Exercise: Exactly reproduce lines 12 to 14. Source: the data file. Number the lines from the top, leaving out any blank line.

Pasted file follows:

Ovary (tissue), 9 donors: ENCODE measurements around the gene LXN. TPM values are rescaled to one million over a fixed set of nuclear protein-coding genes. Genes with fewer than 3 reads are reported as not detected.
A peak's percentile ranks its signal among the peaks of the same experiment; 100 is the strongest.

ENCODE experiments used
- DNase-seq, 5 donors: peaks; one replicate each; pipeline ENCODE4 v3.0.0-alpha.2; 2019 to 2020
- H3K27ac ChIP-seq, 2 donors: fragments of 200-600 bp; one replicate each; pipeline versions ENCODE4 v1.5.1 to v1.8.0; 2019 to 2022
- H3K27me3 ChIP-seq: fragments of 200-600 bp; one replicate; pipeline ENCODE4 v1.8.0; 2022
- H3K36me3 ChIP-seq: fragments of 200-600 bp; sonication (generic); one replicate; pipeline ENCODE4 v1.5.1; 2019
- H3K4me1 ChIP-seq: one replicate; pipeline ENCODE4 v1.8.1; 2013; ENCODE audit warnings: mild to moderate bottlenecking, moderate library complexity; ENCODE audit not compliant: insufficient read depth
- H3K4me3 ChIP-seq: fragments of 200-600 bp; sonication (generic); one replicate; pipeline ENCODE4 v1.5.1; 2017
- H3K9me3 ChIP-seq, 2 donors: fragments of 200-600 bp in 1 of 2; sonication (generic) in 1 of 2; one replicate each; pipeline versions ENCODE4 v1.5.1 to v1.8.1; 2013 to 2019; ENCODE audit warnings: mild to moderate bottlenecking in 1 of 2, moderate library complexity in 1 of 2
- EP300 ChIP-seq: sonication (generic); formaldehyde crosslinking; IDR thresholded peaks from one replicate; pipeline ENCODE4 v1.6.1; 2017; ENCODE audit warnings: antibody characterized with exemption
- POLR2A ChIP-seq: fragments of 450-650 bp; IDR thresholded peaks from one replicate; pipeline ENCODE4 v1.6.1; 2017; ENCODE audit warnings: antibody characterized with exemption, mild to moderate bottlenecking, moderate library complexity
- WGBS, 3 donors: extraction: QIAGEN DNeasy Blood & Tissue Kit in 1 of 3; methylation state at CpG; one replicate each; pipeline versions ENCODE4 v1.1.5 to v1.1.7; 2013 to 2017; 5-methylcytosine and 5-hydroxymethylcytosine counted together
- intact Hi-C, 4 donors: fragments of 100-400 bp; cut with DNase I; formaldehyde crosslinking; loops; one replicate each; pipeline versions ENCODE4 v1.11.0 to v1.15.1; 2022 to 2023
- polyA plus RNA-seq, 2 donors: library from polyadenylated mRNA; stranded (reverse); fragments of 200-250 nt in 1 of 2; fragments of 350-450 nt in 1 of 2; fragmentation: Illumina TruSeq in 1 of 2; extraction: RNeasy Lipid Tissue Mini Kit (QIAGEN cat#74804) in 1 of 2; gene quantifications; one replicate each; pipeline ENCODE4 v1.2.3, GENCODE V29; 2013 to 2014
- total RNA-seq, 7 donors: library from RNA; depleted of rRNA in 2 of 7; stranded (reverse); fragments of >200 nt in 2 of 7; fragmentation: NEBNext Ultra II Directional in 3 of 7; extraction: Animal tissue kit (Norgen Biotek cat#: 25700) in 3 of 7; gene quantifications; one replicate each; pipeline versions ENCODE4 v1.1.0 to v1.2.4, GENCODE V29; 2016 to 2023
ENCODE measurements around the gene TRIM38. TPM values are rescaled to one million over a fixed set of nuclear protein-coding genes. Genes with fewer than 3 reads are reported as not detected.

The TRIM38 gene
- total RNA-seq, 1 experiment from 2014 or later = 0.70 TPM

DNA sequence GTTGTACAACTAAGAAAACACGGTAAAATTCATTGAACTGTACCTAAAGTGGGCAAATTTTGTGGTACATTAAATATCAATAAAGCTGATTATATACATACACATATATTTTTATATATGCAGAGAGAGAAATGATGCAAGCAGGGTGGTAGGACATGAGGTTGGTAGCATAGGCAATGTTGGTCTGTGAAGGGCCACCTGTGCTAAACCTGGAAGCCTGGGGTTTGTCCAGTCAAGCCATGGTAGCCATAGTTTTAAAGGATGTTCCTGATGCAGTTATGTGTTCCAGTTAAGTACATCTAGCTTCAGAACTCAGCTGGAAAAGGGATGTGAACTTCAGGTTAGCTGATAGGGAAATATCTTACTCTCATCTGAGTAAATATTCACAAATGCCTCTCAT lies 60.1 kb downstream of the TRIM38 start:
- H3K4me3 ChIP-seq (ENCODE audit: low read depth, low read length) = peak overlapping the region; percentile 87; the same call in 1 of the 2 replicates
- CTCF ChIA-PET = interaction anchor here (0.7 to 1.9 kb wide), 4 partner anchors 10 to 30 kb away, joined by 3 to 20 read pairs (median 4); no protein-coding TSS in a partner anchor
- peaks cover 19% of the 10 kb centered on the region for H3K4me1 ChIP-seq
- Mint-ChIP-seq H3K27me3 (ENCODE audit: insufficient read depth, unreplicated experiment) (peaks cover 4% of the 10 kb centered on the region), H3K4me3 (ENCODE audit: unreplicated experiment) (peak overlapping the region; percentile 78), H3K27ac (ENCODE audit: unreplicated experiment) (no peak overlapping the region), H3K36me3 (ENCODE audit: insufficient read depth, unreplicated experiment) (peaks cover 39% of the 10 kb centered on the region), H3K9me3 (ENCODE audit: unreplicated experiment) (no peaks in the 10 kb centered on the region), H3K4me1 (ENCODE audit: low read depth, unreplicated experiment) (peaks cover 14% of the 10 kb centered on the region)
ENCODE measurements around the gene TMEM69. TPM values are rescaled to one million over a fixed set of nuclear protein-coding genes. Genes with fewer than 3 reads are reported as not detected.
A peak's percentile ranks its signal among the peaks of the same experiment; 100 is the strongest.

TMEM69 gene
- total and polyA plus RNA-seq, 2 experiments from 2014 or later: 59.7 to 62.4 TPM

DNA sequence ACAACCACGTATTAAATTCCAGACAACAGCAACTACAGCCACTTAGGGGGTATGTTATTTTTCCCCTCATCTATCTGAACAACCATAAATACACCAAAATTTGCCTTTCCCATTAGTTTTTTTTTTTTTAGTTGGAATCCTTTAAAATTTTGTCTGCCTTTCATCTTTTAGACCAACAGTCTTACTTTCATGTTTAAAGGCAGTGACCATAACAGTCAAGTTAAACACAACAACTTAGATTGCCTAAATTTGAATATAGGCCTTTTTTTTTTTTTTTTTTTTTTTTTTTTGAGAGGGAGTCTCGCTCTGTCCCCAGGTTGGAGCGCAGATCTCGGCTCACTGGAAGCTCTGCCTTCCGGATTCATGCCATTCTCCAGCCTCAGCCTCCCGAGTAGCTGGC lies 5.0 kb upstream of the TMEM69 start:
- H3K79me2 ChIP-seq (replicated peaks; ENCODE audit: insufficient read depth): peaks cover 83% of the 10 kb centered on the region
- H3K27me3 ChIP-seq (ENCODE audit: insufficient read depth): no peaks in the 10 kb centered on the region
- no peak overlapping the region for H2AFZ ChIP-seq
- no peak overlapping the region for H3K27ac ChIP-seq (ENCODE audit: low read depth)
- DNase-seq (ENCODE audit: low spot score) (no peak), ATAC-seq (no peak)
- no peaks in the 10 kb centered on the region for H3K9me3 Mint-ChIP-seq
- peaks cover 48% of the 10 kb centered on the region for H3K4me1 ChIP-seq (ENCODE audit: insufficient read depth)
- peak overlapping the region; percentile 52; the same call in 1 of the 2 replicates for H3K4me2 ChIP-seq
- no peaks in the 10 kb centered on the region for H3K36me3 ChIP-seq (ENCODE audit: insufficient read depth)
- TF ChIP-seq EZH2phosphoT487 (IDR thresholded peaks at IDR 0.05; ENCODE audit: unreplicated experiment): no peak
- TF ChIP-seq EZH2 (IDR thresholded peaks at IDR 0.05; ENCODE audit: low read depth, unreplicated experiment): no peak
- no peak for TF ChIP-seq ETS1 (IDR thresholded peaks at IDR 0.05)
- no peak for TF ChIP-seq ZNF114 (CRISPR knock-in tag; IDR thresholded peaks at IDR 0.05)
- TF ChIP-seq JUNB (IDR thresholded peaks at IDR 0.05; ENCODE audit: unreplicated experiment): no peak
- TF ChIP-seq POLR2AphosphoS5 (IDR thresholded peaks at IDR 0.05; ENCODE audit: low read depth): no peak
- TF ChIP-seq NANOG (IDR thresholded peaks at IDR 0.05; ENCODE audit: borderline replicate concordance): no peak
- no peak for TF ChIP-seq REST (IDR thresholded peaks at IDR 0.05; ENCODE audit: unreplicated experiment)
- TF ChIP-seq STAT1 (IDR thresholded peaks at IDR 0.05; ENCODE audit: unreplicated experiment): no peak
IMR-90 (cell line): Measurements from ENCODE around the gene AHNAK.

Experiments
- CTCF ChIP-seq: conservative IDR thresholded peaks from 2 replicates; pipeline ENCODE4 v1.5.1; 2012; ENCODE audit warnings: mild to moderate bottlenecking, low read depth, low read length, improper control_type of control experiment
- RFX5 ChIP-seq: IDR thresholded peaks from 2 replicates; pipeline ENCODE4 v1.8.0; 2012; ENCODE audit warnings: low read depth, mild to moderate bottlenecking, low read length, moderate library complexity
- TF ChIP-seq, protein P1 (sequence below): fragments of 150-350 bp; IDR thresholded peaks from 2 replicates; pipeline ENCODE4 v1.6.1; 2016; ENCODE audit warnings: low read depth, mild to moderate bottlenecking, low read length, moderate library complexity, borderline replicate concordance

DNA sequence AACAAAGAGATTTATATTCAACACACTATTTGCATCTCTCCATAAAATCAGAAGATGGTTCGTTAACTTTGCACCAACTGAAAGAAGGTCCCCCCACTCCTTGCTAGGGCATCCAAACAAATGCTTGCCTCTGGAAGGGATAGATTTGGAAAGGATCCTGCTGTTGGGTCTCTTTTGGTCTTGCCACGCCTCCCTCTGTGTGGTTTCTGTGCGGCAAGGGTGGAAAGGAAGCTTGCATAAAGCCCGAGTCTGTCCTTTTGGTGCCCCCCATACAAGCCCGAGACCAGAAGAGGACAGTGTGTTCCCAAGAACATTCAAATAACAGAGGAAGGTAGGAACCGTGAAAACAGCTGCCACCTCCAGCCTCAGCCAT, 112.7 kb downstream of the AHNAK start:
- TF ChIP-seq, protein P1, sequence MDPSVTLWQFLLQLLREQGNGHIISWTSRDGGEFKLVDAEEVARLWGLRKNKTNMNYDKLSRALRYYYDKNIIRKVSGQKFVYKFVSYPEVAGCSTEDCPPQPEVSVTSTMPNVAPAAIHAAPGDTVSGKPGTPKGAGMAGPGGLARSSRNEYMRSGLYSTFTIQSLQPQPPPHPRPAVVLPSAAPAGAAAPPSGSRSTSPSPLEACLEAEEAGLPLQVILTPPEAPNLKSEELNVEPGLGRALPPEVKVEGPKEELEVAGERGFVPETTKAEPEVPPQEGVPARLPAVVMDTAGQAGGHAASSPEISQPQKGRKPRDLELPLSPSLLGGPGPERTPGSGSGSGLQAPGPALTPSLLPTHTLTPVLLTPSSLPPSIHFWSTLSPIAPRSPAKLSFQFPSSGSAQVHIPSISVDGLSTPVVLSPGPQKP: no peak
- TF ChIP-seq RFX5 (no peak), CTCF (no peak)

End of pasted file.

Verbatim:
- POLR2A ChIP-seq: fragments of 450-650 bp; IDR thresholded peaks from one replicate; pipeline ENCODE4 v1.6.1; 2017; ENCODE audit warnings: antibody characterized with exemption, mild to moderate bottlenecking, moderate library complexity
- WGBS, 3 donors: extraction: QIAGEN DNeasy Blood & Tissue Kit in 1 of 3; methylation state at CpG; one replicate each; pipeline versions ENCODE4 v1.1.5 to v1.1.7; 2013 to 2017; 5-methylcytosine and 5-hydroxymethylcytosine counted together
- intact Hi-C, 4 donors: fragments of 100-400 bp; cut with DNase I; formaldehyde crosslinking; loops; one replicate each; pipeline versions ENCODE4 v1.11.0 to v1.15.1; 2022 to 2023